DW: If elected President, Hillary Clinton will not make attaining a comprehensive peace agreement between Israel and the Palestinians a top priority in her foreign policy (which is what Obama did when he first entered office) because the prospects for reaching such an agreement are very slim, and she will have other, more urgent foreign policy challenges to address. Nor is Clinton likely to insist that Israel halt its settlement building. Instead, she will probably try to avoid the conflicts and tensions with Netanyahu that have marred US-Israel relations during the course of the Obama presidency. But, like every president before her, Hillary Clinton will surely find that the Israeli-Palestinian conflict cannot be placed on the foreign policy back burner for long. Sooner or later, it forces presidents to deal with it, often after a serious escalation of violence. For this reason, I think that as president, Hillary Clinton, or her foreign secretary, will eventually try to restart Israeli-Palestinian peace talks, with the aim of reaching at least a partial agreement, if not a comprehensive one. When this happens, she will probably turn to groups like J Street to help her rally American Jews to support her Administration’s diplomatic efforts.
Besides the White House, if the Democrats succeed in regaining control of the Senate, or even the House of Representatives, that will undoubtedly help J Street and other left-of-center groups pushing for a more active and assertive US role in trying to end Israel’s occupation of the West Bank and Gaza. If Congress becomes less willing to give its unconditional backing to whatever Israel does, then the cost for Israel of its occupation of the West Bank might increase, which in turn may increase the domestic pressure in Israel (currently negligible) to withdraw from at least parts of the West Bank.
One final factor worth noting is that if those Democrats in Congress who supported the nuclear agreement with Iran get re-elected in November it will be a serious blow to AIPAC’s once-fearsome reputation, and a major boost for J Street (which supported the nuclear deal).
4. FMEP: Finally, there seems to be a growing divide among anti-occupation groups, particularly over the tactic of Boycott, Divestment and Sanctions (BDS). Many leading BDS activists and groups are Jewish. Is this debate a healthy one for the Jewish community, and how do you see this split on the “Jewish left” playing out going forward?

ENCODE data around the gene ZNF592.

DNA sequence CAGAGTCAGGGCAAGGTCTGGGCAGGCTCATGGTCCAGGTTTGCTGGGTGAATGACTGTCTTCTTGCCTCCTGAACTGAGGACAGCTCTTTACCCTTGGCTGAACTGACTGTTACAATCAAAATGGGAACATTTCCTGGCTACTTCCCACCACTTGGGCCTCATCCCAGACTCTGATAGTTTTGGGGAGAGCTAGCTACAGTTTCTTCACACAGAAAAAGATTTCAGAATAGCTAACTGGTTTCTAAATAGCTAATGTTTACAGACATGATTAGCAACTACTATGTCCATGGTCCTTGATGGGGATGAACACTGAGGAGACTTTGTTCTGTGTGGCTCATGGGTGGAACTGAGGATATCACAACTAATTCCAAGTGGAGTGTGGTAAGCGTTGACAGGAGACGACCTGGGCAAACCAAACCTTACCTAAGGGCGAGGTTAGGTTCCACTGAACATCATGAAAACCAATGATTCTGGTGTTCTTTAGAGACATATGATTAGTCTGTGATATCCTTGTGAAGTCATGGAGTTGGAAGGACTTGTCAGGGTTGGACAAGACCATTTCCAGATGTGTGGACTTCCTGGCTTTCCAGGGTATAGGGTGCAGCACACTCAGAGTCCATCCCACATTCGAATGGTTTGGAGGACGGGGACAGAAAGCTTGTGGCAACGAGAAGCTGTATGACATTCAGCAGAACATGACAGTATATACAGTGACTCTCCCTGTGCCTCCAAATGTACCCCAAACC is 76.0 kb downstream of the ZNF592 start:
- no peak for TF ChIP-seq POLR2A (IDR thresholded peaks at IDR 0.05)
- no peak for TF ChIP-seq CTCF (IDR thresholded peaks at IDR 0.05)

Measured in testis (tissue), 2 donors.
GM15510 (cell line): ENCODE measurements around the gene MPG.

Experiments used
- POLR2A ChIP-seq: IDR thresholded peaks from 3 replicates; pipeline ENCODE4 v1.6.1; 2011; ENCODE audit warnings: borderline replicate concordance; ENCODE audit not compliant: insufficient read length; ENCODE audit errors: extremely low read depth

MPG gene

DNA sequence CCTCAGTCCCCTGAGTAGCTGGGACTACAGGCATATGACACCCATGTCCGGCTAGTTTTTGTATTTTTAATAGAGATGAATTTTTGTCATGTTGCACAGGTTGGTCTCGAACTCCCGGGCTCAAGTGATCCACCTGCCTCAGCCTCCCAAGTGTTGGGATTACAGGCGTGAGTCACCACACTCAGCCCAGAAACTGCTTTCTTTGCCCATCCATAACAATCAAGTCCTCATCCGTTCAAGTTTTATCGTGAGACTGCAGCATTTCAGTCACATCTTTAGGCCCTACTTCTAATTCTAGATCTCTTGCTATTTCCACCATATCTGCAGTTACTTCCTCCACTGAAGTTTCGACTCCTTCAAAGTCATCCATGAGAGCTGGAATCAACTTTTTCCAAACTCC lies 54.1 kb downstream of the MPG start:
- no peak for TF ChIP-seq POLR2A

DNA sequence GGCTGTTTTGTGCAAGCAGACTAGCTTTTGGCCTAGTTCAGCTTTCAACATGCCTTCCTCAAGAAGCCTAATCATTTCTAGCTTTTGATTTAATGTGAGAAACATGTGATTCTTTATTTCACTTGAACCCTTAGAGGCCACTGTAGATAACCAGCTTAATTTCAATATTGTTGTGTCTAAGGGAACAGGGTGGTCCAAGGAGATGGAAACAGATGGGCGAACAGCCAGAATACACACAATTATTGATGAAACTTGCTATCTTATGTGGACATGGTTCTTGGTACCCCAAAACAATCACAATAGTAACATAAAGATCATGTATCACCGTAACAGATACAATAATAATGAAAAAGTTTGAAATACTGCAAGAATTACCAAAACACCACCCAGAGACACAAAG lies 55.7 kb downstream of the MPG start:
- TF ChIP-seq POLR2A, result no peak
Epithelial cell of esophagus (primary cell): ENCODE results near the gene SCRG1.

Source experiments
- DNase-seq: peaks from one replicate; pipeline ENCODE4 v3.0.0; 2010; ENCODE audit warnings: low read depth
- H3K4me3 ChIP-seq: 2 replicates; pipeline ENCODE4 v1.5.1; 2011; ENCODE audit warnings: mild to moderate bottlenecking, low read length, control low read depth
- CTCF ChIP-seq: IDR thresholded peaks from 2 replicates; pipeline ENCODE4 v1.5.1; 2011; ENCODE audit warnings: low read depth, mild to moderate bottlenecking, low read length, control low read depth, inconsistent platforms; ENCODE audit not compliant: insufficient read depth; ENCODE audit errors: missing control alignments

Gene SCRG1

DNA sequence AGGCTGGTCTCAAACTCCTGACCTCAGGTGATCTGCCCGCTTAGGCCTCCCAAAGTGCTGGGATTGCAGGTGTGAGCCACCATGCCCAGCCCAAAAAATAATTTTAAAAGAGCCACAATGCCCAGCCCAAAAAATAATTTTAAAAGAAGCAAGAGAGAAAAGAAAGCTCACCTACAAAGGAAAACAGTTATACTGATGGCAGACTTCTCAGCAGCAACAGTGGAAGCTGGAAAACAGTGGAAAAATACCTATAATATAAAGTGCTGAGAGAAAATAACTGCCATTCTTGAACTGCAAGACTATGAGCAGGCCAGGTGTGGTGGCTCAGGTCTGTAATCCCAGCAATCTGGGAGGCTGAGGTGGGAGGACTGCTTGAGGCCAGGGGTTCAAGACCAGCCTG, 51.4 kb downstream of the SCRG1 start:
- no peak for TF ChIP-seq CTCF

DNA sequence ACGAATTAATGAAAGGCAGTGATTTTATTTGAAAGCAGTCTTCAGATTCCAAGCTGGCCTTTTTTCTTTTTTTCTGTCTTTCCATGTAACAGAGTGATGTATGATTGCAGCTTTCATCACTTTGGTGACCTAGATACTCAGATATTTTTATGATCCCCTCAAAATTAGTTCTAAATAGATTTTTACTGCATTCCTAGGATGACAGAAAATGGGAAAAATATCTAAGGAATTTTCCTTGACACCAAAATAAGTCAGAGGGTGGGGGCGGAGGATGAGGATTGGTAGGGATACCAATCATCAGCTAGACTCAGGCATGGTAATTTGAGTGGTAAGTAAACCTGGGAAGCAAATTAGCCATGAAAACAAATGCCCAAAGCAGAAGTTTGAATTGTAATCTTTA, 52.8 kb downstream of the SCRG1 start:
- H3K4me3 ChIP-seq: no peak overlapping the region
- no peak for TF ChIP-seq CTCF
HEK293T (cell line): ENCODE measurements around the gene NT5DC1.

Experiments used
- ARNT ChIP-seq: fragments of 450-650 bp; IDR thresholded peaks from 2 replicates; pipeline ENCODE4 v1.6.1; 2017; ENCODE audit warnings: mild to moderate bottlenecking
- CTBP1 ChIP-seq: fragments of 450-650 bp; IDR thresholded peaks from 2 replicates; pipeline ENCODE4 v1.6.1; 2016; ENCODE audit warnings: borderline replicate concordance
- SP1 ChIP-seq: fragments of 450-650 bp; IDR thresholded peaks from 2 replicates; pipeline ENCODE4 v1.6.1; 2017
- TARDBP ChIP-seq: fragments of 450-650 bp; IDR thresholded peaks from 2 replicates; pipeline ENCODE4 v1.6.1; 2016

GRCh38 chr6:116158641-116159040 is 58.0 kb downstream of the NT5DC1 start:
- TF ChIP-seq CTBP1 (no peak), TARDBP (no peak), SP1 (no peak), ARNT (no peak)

DW: I think debate is healthy for any community. The problem with the American Jewish community today when it comes to BDS is that there isn’t enough debate about it. In fact, in much of the mainstream Jewish community the debate isn’t even allowed to take place. Supporters of BDS (for the record, I’m not one of them) are actively excluded from the organized Jewish community. Jewish Federations won’t partner with any organization that supports BDS for any kind of activity, Jewish Community Centers won’t host speakers who support BDS, and Hillels on college campuses won’t even allow public discussions about it to take place. But as long as the occupation continues, American Jews opposed to it are bound to consider whatever non-violent means is available to break the Israeli-Palestinian stalemate and end the occupation. Support for BDS is, therefore, likely to grow on the Jewish left, and organizations like Jewish Voice for Peace, which champion BDS, will continue to gain support, especially among young American Jews.
Nevertheless, many Jews on the left will still be put off from supporting the global BDS movement by its insistence on a Palestinian right of return, its strident anti-Zionism, and especially by the anti-Semitism occasionally expressed by some of its supporters. While they may become more open to some of the tactics of BDS (particularly divestment from companies profiting from the occupation of the West Bank), they will not endorse the movement as a whole. The problem for leftwing and liberal American Jews who are both opposed to Israel’s occupation of the West Bank and opposed to BDS is that, as long as the peace process is moribund, there doesn’t appear to be any suitable strategy for ending the occupation. This is why many Jews on the left are currently in a state of despair.